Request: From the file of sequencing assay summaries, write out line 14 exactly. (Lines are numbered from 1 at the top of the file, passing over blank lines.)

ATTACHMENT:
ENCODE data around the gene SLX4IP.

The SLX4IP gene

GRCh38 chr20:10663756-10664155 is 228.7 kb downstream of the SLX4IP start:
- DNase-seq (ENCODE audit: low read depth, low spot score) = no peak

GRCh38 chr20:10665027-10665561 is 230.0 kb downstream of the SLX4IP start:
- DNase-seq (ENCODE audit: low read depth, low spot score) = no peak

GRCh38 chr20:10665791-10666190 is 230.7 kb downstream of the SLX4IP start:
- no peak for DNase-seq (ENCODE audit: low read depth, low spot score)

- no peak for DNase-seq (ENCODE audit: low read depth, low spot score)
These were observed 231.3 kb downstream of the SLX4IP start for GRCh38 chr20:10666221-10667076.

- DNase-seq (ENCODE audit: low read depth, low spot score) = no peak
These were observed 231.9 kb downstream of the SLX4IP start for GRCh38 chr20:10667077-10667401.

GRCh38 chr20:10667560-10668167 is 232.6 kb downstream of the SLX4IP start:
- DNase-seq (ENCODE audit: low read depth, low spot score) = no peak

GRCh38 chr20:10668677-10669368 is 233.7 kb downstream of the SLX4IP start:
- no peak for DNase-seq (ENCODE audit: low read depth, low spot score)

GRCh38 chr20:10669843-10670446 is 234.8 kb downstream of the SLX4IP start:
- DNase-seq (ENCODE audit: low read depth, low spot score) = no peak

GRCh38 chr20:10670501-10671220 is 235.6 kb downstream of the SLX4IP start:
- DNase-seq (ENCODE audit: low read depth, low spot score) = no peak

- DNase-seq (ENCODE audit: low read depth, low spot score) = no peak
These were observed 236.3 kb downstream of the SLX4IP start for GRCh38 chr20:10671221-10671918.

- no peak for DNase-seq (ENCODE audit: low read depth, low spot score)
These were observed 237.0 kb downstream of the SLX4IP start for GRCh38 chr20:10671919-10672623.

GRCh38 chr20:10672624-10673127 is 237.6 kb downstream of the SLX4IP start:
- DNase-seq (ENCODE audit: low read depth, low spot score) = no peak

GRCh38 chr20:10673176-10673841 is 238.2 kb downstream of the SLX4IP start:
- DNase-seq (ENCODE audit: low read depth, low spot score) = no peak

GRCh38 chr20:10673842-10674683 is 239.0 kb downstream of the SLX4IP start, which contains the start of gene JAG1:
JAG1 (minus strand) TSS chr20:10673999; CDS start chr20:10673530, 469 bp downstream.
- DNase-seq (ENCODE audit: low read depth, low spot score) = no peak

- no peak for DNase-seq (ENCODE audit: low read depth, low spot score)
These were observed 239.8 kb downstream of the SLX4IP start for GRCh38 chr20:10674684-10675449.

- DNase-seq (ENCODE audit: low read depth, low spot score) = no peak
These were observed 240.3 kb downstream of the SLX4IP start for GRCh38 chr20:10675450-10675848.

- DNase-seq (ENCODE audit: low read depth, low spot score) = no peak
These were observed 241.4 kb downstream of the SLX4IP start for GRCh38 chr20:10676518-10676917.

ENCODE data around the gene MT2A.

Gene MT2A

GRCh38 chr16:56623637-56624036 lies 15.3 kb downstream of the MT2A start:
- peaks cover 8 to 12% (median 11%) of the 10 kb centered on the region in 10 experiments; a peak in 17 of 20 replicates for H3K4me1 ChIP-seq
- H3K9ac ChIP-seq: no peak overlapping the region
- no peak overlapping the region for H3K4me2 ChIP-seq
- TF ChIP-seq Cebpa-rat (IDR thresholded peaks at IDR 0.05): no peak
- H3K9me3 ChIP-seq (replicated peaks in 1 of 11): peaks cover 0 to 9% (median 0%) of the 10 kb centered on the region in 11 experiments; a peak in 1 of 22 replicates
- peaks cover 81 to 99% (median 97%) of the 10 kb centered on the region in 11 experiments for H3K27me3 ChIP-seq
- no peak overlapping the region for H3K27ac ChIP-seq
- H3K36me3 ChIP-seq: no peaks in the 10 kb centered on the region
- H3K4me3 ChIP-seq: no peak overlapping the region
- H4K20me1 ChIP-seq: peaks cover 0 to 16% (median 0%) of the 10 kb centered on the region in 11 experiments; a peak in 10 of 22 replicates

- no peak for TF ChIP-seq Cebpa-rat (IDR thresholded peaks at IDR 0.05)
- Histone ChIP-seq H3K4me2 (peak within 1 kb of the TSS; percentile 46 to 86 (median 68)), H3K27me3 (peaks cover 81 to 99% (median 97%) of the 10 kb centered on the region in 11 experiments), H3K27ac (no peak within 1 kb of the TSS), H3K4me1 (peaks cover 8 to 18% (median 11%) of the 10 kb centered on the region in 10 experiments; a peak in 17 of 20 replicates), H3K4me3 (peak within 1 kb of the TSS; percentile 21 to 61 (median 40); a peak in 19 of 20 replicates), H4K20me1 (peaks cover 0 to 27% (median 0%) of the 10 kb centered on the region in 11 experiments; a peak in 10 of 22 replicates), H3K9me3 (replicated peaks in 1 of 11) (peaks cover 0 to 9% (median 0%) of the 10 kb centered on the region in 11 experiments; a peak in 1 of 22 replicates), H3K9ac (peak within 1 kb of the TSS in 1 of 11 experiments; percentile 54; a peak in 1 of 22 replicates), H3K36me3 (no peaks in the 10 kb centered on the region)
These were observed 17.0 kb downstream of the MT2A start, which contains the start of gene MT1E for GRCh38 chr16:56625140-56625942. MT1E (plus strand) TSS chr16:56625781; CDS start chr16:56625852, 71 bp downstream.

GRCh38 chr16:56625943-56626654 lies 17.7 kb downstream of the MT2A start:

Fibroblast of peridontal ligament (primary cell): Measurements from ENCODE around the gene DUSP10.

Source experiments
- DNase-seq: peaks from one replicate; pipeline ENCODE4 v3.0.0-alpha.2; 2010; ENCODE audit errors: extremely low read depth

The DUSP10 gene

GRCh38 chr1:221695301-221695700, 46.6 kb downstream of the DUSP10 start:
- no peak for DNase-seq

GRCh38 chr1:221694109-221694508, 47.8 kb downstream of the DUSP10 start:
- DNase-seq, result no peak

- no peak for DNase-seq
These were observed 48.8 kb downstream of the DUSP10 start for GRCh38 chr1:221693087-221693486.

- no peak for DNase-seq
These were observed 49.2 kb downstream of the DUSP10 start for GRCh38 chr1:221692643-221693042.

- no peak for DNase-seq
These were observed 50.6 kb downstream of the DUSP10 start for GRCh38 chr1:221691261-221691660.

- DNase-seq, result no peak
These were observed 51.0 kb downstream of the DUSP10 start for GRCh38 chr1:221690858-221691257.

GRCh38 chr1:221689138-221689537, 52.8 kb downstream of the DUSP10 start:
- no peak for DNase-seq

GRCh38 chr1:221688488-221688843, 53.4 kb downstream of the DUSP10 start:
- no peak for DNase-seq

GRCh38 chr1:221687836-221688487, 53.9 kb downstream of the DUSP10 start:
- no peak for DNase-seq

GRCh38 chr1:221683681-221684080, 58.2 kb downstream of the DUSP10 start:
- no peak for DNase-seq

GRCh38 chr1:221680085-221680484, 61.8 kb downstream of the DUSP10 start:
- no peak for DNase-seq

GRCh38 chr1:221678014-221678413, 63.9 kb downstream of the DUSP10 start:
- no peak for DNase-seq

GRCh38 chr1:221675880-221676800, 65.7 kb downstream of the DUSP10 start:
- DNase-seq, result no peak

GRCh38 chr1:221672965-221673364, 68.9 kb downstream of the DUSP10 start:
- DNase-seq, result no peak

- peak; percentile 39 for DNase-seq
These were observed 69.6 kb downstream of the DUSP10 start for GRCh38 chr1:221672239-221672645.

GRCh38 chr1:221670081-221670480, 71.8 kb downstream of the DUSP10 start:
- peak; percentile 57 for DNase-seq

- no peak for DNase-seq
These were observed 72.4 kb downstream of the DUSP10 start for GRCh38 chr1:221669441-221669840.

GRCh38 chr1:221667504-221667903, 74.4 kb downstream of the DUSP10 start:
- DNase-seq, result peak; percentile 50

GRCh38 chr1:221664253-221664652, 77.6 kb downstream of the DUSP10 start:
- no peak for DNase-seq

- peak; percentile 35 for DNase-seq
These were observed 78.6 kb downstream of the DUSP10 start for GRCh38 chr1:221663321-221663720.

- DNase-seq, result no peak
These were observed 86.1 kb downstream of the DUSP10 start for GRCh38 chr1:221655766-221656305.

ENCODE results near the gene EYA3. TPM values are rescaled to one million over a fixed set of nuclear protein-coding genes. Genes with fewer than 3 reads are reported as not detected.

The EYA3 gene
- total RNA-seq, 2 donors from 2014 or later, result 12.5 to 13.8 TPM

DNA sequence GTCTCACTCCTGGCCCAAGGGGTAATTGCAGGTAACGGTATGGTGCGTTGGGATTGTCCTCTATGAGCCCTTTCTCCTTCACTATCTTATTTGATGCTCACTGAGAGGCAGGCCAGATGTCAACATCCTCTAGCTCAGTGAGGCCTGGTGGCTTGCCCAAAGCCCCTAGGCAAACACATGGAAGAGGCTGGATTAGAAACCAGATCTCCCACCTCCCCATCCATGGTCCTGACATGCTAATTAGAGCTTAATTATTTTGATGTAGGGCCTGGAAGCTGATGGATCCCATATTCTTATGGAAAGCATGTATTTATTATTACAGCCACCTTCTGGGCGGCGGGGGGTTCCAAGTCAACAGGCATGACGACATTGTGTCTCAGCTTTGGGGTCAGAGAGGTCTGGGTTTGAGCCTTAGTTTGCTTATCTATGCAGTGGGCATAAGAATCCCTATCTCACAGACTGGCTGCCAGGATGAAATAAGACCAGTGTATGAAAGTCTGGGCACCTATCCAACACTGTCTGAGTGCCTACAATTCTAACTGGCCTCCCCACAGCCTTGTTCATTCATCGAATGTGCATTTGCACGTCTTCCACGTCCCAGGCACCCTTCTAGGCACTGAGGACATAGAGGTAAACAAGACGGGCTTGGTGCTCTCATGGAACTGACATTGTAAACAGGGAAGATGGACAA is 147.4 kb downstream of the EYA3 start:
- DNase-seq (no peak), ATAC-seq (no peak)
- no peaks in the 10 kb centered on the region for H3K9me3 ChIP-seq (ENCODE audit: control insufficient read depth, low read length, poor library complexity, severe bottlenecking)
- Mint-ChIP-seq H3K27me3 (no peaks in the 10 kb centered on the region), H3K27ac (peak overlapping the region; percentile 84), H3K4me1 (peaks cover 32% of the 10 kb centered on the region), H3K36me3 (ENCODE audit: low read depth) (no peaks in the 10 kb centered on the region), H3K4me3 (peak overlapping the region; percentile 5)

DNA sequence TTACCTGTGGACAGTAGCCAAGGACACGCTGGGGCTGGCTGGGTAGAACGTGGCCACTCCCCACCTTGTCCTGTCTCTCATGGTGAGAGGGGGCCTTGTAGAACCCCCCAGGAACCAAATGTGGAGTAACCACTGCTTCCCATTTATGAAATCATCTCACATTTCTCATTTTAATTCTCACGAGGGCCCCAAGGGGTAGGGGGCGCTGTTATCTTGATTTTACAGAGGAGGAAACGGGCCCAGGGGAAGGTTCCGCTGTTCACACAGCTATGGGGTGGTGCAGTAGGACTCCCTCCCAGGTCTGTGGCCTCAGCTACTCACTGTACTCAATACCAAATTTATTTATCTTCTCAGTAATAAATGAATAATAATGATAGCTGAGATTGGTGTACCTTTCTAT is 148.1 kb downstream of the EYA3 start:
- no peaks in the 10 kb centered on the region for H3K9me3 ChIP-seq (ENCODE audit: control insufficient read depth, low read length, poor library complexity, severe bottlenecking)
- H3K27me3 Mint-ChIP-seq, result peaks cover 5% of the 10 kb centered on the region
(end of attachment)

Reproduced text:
- DNase-seq (ENCODE audit: low read depth, low spot score) = no peak